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California Child Care Providers Can Prioritize Essential Workers

An analysis of more than 100 L.A. County childcare providers found on average there’s a $4,000 to $8,000 gap per child per year between the actual cost of care and the public funding available. (Mariana Dale/ LAist)
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California is expanding its subsidized child care program to include more children of essential workers who can't work remotely.

The California Department of Education issued new guidance outlining how providers should prioritize the enrollment of new families through June 30.

Here is the order of priority:

  • Children from “at-risk” populations, including survivors of domestic violence.
  • Families of essential workers who don't exceed the current income eligibility level. Families qualify for subsidized care if they make at or below 85% of the state’s median yearly income, which for a family of three is$69,620.
  • Families with children with disabilities on individualized education programs and/or individual family support plans with early learning and care.
  • Families of essential workers who make more than the current income eligibility level.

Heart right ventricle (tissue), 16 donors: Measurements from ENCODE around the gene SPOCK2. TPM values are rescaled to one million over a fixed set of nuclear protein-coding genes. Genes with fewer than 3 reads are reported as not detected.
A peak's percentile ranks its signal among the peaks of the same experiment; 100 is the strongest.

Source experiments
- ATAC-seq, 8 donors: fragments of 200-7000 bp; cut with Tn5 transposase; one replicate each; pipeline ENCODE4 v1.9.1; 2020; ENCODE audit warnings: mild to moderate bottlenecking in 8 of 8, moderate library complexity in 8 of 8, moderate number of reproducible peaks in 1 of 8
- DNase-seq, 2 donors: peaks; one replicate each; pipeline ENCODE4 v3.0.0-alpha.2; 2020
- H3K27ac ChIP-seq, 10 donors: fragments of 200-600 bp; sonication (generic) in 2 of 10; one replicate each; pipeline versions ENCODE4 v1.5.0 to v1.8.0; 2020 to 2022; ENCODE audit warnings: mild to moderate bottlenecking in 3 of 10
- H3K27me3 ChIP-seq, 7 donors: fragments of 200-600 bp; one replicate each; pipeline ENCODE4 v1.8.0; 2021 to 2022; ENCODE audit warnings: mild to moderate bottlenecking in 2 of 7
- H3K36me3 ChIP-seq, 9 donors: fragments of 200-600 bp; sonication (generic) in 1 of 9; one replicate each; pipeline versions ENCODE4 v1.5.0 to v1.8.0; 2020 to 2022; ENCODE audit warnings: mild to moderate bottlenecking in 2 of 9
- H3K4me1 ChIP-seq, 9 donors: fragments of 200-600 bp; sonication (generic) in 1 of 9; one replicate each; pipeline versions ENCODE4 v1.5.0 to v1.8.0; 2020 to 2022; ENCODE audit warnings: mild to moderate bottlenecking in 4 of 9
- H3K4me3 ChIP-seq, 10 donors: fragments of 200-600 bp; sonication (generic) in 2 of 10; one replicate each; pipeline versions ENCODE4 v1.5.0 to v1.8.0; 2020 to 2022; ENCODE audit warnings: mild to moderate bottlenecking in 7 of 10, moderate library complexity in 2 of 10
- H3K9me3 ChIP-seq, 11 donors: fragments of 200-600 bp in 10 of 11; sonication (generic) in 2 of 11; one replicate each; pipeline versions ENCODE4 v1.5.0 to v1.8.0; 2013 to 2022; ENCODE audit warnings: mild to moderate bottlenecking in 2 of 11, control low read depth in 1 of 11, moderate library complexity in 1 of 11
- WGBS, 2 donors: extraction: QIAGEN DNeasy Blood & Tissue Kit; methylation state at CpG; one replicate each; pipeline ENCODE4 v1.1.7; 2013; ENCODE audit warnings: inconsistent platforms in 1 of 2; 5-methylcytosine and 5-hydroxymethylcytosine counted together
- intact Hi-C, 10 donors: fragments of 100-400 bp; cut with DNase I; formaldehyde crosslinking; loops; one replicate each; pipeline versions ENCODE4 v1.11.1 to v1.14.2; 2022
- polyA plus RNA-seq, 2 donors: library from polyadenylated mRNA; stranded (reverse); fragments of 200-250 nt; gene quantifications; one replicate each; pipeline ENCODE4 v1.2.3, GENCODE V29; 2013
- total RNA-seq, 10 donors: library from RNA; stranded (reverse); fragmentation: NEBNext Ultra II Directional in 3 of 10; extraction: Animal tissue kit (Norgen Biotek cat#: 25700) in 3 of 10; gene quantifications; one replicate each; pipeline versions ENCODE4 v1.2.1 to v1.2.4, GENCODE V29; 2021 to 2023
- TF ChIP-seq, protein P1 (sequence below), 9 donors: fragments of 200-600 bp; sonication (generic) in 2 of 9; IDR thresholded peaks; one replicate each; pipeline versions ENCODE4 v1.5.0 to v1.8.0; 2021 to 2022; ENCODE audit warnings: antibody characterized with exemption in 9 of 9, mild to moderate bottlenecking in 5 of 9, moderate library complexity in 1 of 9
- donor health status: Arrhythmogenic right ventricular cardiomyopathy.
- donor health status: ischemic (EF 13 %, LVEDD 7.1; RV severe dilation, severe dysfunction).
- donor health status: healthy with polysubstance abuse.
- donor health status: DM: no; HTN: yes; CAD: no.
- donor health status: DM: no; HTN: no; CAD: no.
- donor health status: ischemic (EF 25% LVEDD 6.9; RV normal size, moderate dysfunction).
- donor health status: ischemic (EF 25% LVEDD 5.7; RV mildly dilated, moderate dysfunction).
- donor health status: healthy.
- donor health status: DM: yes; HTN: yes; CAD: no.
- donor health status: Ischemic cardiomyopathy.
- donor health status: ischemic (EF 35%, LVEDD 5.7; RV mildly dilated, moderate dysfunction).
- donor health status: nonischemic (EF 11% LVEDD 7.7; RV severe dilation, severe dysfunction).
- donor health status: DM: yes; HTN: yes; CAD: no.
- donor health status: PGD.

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One limit is that there is currently no additional funding for subsidized care that was alreadyin short supply.

“The CDE is working with the Administration to identify additional funding to support increased subsidized access to Emergency Childcare,” the guidance reads.

Los Angeles County and several child care organizations have collaborated to create a hotline, 888-92CHILD (922-4453), and a websitewhere essential workers can get information about services near them.

“There was this new sense of urgency, ensuring our first responders, our health care workers and others who don’t have the luxury of working from home right now, that we all make sure we come together to support them in meeting their child care needs,” said L.A. County Superintendent of Schools Debra Duardo.

The county is also working with several organizations to secure supplies like diapers and funding for essential worker parents who pay for child care privately.


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